Compost Piles

Compost piles are the most basic and cost-effective option. They require no bin and can be scaled to fit your needs, but they need more space and manual maintenance. In my former garden, we made a DIY compost bin using wood pallets. It was a great way to use them and cost us nothing to make it!

Enclosed Bins

Enclosed bins keep compost contained and protected from pests. They are a tidy option for urban gardeners but might require more frequent maintenance to ensure proper aeration.

How to make the best compost recipe

Step-by-Step Directions for Composting

When making your compost recipe, it’s very similar to baking a cake, except you are doing it in pile outside. Whether you compost kitchen scraps or garden wastes, there are a few basic steps to follow.

What you include and how you do it are very important. So make sure you don’t incorporate anything from the what NOT to use list above.

  • Find a sunny spot in the yard to place the compost bin.
  • Choose a compost bin. You can make or buy one.
  • Place kitchen and yard waste into the bin.
  • Add or spread existing soil or compost over the compost pile.
  • Water the pile. To break down easier, materials should be damp to the touch.
  • Allow the pile to bake.
  • Mix the compost pile every few days or week with a garden fork to speed up the decomposition process. With my compost bin, I just need to flip it.
  • As the pile decomposes, it should appear dark and crumbly with bits of organic matter.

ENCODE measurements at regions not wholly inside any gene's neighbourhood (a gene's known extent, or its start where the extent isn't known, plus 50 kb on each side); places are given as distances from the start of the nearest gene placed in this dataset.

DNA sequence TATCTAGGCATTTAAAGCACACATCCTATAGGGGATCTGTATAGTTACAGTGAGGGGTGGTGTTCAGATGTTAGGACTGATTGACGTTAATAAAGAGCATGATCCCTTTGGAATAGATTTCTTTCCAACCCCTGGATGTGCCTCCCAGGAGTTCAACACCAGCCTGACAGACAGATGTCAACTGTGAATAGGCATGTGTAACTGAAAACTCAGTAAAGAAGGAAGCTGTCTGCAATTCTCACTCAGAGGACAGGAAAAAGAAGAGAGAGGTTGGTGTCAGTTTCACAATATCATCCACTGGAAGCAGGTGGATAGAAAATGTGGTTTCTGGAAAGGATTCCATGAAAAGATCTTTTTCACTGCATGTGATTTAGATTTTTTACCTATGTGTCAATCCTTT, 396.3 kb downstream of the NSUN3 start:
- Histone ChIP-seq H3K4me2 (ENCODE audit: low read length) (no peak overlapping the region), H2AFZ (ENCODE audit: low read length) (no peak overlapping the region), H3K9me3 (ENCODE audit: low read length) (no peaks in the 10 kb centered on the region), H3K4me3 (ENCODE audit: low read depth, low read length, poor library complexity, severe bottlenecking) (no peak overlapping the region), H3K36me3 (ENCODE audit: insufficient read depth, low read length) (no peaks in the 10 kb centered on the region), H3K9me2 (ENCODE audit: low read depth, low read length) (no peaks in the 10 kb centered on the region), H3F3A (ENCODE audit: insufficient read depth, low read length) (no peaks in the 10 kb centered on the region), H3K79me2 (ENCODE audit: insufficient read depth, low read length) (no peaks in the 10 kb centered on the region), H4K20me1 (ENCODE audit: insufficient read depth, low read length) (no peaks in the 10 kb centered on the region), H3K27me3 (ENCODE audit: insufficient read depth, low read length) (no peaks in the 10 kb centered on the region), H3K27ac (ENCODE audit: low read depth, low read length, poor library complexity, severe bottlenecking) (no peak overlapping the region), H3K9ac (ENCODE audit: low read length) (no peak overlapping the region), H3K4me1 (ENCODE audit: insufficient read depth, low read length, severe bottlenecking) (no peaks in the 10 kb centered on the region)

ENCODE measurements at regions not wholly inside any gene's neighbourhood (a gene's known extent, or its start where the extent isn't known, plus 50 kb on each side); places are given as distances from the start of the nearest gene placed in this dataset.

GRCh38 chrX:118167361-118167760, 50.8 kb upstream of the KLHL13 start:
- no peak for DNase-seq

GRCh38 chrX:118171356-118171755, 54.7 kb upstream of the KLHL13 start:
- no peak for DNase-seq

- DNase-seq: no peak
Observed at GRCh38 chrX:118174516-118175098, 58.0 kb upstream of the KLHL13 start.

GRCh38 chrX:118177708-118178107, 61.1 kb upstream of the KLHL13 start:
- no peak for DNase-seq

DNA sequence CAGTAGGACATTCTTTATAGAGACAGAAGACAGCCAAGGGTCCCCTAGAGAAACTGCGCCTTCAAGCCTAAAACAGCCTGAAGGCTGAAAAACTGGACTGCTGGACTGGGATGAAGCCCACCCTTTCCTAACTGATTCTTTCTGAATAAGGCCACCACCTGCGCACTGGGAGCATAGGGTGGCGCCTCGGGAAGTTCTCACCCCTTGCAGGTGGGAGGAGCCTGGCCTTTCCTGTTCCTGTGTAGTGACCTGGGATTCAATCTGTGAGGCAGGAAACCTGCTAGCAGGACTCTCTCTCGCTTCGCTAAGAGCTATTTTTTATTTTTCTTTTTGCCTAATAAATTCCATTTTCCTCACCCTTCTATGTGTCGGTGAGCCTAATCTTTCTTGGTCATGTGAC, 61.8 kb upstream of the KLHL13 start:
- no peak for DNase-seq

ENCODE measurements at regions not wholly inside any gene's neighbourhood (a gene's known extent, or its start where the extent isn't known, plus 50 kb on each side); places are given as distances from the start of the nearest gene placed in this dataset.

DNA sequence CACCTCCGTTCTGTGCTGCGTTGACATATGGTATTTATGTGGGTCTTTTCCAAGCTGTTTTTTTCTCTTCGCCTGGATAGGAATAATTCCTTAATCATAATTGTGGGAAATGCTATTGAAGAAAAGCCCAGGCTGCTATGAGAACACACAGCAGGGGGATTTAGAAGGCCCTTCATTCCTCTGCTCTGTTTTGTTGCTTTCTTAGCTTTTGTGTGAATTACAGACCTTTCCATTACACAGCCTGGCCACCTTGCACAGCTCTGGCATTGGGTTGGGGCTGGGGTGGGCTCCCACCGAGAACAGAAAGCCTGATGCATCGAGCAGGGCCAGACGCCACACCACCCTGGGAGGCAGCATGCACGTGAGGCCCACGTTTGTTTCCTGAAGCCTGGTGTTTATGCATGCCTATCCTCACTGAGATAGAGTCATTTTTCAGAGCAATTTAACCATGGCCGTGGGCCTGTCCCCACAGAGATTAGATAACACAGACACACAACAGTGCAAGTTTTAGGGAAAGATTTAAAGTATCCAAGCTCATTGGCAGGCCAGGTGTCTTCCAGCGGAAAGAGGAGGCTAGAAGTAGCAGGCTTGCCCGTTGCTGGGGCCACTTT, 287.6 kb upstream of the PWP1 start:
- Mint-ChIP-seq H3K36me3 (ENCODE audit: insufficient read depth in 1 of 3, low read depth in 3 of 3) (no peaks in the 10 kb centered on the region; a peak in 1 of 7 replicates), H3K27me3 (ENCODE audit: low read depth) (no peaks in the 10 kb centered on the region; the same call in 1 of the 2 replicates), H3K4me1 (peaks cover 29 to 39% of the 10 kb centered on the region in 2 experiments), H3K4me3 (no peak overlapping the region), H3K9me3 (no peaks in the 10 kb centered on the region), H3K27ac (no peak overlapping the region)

Troubleshooting Compost Recipe Issues

Even with the best intentions, composting can sometimes present challenges. Here are some common problems and how to address them:

Excess Moisture

  • Symptom: Compost is too wet or soggy.
  • Solution: Add more brown materials like leaves or straw, and turn the compost to improve aeration.

Foul Odor

  • Symptom: Compost has a bad smell.
  • Solution: Ensure a proper balance of green and brown materials. Turn the compost to introduce more oxygen.

Slow Decomposition

  • Symptom: Materials are not breaking down.
  • Solution: Chop materials into smaller pieces, turn the compost more frequently, and ensure the pile is moist but not too wet.

Pests and Rodents

  • Symptom: Unwanted animals in the compost.
  • Solution: Avoid adding meat, dairy, and oily foods. Use an enclosed bin to deter pests.
A garden scene with vibrant purple and white irises in the foreground. The background features a large wooden sculpture, lush greenery, and various plants. The sky above is slightly overcast, creating a serene and colorful landscape.

Seasonal Compost Recipe Tips

Adjusting your composting practices based on the season can help maintain efficiency year-round.

Spring

  • Kickstart the Pile: Turn the compost and add fresh green materials to reactivate the decomposition process after winter.